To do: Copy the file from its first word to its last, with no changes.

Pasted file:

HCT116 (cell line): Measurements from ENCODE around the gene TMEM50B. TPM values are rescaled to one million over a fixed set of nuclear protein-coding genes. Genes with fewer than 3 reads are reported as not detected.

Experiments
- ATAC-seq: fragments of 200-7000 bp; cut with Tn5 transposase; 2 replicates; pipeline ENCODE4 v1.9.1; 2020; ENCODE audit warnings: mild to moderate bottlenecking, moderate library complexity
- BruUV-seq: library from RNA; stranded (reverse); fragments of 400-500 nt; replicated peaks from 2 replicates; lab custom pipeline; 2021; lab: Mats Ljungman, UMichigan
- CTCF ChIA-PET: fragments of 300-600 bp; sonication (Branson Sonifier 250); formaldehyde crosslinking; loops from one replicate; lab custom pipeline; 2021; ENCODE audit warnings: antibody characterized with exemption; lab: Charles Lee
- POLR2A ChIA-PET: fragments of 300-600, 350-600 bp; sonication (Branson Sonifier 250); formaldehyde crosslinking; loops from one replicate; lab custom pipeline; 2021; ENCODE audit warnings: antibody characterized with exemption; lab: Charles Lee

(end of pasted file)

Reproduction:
HCT116 (cell line): Measurements from ENCODE around the gene TMEM50B. TPM values are rescaled to one million over a fixed set of nuclear protein-coding genes. Genes with fewer than 3 reads are reported as not detected.

Experiments
- ATAC-seq: fragments of 200-7000 bp; cut with Tn5 transposase; 2 replicates; pipeline ENCODE4 v1.9.1; 2020; ENCODE audit warnings: mild to moderate bottlenecking, moderate library complexity
- BruUV-seq: library from RNA; stranded (reverse); fragments of 400-500 nt; replicated peaks from 2 replicates; lab custom pipeline; 2021; lab: Mats Ljungman, UMichigan
- CTCF ChIA-PET: fragments of 300-600 bp; sonication (Branson Sonifier 250); formaldehyde crosslinking; loops from one replicate; lab custom pipeline; 2021; ENCODE audit warnings: antibody characterized with exemption; lab: Charles Lee
- POLR2A ChIA-PET: fragments of 300-600, 350-600 bp; sonication (Branson Sonifier 250); formaldehyde crosslinking; loops from one replicate; lab custom pipeline; 2021; ENCODE audit warnings: antibody characterized with exemption; lab: Charles Lee